FAQ: Dealing with don’t knows

In 1992 the British polls famously got it wrong. All the polls showed Labour ahead or the parties neck and neck. In fact the Conservatives had a solid lead. In the post-mortem that followed one of the problems that was identified was the “spiral of silence” or “shy tories”. In short, given the unpopularity of the government some people were embarrassed to admit to a pollster that they would vote Conservative.

ICM pioneered an approach to dealing with this based on re-allocating don’t knows. When they looked at the people who said “don’t know” to voting questions in 1992 they found these people were disproportionately people who had voted Conservative in 1987. They also found a strong correlation between how don’t knows voted at the previous election and how they ended up voting at the next election, as reported in follow up polls. In short, ICM theorised that some of those don’t knows weren’t don’t knows at all, they were people who would actually vote Conservative, but didn’t want to admit it.

ICM’s solution is to take their don’t knows and reallocate them on the assumption that 50% of them will vote for the party they claim they voted for at the previous election (in practice this is done by weighting they all down by 0.50 and reallocating them all). The proportion is based on their previous panel studies. It is important to note that ICM’s explanation for the adjustment – all the stuff about shyness – isn’t actually necessary for it to be correct. It would be just as justified to say that past studies have shown that don’t knows split in favour of the party they previously voted for, so we’ve reallocated a proportion of them on that basis. Populus now also use a similar method, the only difference being that they re-allocate 50% of former Labour and Conservative voters, but only 30% of former Lib Dems and no former “others” at all. Again, this is based on their own callback surveys after the last election.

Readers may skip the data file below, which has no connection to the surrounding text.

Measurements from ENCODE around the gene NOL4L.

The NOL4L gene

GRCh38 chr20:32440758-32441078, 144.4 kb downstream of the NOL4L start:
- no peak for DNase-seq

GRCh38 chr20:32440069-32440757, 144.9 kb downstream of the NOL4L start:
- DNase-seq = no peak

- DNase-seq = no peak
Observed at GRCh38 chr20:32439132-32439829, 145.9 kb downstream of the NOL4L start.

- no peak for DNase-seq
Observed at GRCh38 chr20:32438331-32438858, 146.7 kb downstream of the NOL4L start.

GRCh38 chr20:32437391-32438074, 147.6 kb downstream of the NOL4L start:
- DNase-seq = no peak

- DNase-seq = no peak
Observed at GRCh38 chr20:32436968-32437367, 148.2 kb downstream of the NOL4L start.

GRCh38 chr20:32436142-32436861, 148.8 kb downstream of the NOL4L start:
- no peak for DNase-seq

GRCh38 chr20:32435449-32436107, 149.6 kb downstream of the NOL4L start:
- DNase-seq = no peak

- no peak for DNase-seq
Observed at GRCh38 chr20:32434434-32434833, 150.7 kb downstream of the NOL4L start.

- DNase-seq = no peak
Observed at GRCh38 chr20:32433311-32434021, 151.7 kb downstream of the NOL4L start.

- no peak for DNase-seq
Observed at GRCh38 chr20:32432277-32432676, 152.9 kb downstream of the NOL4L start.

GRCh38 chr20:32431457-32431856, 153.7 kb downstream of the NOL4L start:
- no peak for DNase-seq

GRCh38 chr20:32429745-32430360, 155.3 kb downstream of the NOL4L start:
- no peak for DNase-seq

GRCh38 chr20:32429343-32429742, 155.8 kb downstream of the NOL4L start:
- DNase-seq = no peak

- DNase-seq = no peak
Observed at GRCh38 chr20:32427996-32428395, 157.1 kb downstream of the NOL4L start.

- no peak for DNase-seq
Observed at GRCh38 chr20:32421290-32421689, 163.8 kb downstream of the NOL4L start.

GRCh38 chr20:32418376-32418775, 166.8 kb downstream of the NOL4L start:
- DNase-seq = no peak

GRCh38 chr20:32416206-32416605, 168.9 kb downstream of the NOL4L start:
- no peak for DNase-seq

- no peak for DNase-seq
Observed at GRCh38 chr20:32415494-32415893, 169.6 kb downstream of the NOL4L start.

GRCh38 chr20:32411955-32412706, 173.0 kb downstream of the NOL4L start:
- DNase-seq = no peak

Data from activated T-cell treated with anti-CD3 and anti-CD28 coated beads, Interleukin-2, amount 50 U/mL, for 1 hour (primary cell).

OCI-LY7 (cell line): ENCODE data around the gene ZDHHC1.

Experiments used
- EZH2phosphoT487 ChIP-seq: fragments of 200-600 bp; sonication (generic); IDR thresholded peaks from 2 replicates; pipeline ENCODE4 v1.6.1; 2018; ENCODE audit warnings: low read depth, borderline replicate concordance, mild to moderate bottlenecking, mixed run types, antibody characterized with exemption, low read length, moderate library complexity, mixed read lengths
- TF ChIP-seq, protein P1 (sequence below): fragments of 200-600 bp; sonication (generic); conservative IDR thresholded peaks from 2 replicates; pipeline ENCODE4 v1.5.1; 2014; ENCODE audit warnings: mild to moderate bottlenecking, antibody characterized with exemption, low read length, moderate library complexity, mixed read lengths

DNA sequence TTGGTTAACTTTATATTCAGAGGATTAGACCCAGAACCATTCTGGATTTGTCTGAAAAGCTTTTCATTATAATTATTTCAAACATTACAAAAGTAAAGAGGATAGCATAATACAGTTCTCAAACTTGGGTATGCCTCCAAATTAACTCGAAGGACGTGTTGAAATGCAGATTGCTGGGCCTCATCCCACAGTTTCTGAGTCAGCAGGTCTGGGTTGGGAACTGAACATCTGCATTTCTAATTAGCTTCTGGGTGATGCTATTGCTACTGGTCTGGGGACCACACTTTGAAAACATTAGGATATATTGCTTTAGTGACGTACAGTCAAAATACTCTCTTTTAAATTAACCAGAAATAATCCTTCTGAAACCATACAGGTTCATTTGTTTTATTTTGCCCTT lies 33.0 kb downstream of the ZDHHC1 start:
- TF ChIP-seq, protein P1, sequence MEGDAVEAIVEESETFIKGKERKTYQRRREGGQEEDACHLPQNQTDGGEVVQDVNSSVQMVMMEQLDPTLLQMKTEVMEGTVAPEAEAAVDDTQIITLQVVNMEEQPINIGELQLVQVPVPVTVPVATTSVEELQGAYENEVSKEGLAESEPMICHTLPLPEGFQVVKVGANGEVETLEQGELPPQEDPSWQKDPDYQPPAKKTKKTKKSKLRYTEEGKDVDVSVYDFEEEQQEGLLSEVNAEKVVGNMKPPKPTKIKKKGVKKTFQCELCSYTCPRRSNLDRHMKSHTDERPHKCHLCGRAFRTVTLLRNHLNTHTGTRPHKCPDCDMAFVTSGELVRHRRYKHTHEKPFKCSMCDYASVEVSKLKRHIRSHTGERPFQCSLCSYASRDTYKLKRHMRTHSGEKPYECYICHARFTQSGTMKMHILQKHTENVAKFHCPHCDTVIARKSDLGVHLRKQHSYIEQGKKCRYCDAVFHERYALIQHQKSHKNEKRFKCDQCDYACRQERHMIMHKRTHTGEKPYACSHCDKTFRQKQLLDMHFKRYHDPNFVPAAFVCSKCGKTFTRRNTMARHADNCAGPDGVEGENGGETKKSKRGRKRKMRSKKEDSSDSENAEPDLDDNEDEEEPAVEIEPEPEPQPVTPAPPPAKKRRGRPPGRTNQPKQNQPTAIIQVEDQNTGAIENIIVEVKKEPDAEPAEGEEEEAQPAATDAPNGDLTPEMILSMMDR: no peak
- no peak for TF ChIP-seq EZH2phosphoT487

While ICM’s adjustment originally favoured the Conservative party, it is important to note that it changes over time depending on what sort of voter is saying “don’t know”. I do occassionally get queries about whether ICM’s adjustment to favour the Tories should be looked at again now that Labour are the unpopular party. Well, I’m sure all the pollsters keep things under review, but ICM’s method should be self-correcting. In fact, while it used to favour the Conservatives for many years – since Tony Blair’s second term, it has tending to favour Labour and occassionally the Liberal Democrats.

Moving on from ICM and Populus, Ipsos MORI do not normally carry out any form of re-allocating their don’t knows (though it is worth noting they did do so for their final pre-election poll in 2005), however, they do try and squeeze a voting intention of them if they don’t offer one. Anyone who says don’t know, or refuses to answer is asked a “squeeze question” of “Which party are you most inclined to support?”. These people are given equal weight to those who give a firm intention to vote.

ComRes do something of a cross between MORI and ICM/Populus. They ask a squeeze question of don’t knows – in this case a harsher one than MORI asking how people would vote if they were legally obliged to do so. People who still say they don’t know are reallocated according to which party – if any – they most identify with.

Finally there is YouGov, who simply ignore all don’t knows and include only those respondents who actually give a voting intention. The contrast with the others may not be quite as stark as this sounds – if ICM’s theory of the spiral of silence is true, and some don’t knows are the result of people being unwilling to admit a voting intention they think may be seen as unfashionable or socially unacceptable to a live interviewer, it is likely that they will be more willing to admit it to an inhuman computer screen. This is a strong suggestion of this mode effect on voting intention in the levels of support for the BNP recorded by pollsters in the spring/summer of 2006, when YouGov detected a larger bump in support than polls conducted by live interviewers.

Before we leave how we deal with don’t knows, it is worth noting that, almost by definition, re-allocating don’t knows or squeezing out intentions from them tends to favour the underdog. If a party has a big lead in the polls it is likely that the vast majority of it’s voters from the previous election are still saying they would vote for them, the “don’t knows” will help the less popular party. This is certainly the case with ICM and Populus’s adjustments, which are made very explicit in the data they release. It may well also be part of the explanation as to why YouGov tend to show the largest leads when a party is at its peak – the Brown bounce in 2007 or the huge Conservative leads in Summer 2008: other pollsters have methods which, rightly or wrongly, dampen down big leads a bit.